One of the reasons I started this blog, was to have a place to hear (and hopefully post) the memories of other people who had experiences at Long Beach. So I was delighted to receive an email from Patrick Fair who shared his memories of his years living at Long Beach. Patrick and his family lived near Schooner Cove area.
[Long Beach Wild] fills out the history of a story that I was given the profound gift of being a small part of, for 2 1/2 years in the mid-fifties. The descriptions of the flora and fauna, as well, puts into words that which I have known organically, in my deepest soul, since I was a child.
My family lived in what is now the village of Esowista, in a 3-room tar-paper cabin, from the beginning of 1956 to the middle of 1958, while my father worked as a civilian employee at the Tofino Airbase, basically through its final close-down years. It was a small community, constantly changing, consisting mostly of airbase employees and their families (if they had families) – four or five families at most, usually fewer. For the first year (1956) myself and my two siblings were the only children living permanently on Long Beach – and there were never more than 6 to 7 at any one time.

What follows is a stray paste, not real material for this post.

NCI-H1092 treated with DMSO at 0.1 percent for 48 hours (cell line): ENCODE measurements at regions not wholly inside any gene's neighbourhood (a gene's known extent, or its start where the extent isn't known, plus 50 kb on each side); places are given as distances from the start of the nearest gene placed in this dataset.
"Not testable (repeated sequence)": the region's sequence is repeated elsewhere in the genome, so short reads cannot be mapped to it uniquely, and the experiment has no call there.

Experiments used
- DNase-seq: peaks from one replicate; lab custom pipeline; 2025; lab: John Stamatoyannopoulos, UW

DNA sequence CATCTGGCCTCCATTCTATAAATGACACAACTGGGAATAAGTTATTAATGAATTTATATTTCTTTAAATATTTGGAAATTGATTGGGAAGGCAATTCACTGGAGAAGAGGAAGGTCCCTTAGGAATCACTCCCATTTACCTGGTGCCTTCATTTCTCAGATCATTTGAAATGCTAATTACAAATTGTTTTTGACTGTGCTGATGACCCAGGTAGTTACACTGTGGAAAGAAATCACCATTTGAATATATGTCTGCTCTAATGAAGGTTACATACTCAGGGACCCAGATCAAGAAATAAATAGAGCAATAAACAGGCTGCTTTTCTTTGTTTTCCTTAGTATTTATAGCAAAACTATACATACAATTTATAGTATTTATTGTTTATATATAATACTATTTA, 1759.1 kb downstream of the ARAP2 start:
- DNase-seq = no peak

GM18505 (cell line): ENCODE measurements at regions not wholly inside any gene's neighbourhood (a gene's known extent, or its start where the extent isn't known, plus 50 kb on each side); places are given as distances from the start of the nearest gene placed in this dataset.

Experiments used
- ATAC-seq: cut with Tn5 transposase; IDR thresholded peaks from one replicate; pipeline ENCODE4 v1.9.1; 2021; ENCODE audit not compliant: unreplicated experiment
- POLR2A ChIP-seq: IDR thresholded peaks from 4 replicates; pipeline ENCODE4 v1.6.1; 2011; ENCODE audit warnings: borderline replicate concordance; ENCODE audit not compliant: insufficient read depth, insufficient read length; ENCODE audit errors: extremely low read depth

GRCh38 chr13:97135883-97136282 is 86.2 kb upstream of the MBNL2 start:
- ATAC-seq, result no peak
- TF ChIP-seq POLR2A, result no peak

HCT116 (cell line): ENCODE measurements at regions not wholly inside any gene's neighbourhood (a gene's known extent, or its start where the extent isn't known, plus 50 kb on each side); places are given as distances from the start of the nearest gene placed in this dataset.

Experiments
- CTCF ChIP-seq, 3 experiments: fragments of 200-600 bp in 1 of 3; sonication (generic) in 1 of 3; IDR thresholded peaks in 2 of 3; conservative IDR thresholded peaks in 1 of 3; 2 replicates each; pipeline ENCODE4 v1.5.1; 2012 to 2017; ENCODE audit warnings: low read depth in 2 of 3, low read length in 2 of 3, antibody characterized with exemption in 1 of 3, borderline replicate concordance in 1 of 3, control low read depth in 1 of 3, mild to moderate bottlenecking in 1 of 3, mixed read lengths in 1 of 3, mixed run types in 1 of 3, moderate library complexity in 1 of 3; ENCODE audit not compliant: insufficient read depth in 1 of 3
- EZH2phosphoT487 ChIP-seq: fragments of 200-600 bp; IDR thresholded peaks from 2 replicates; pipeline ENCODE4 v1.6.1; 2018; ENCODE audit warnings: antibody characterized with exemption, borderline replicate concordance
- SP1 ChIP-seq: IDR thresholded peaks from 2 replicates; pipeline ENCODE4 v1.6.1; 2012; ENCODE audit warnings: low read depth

Long Beach was truly wild at that time. The Lovekins were seldom there (we called their estate “the millionaire’s mansion”). Peggy Whittington was a friend of my parents, and was like a lovely aunt to us then – and she was surrounded by legends. The legend I knew about the death of her husband was pretty close to the history as you tell it – all the elements were there, if a little mixed up (to me as a child it felt very long ago, although, as you tell in your history, it was only 10 years earlier). And there were ghost stories at Singing Sands – of shipwrecked Spanish sailors pacing over their treasure by night. But mostly, it felt like the beach was all mine. I learned to ride my bike there. I had my first childhood romance. I watched in awe as little airplanes landed on the beach, and tall white sailing yachts came over the horizon to anchor in the bay on summer days. I spent 2 1/2 years, probably the most formative years of my childhood, inhaling the spirit of the place every day – and every day I was truly blessed. I was the oldest, and was given surprising freedom, often spending entire days exploring on my own. It created a core spirituality in me that has lasted my whole life.
Thank you, Patrick, for sharing your memories. If anyone else has photographs and memories to share, please get in touch.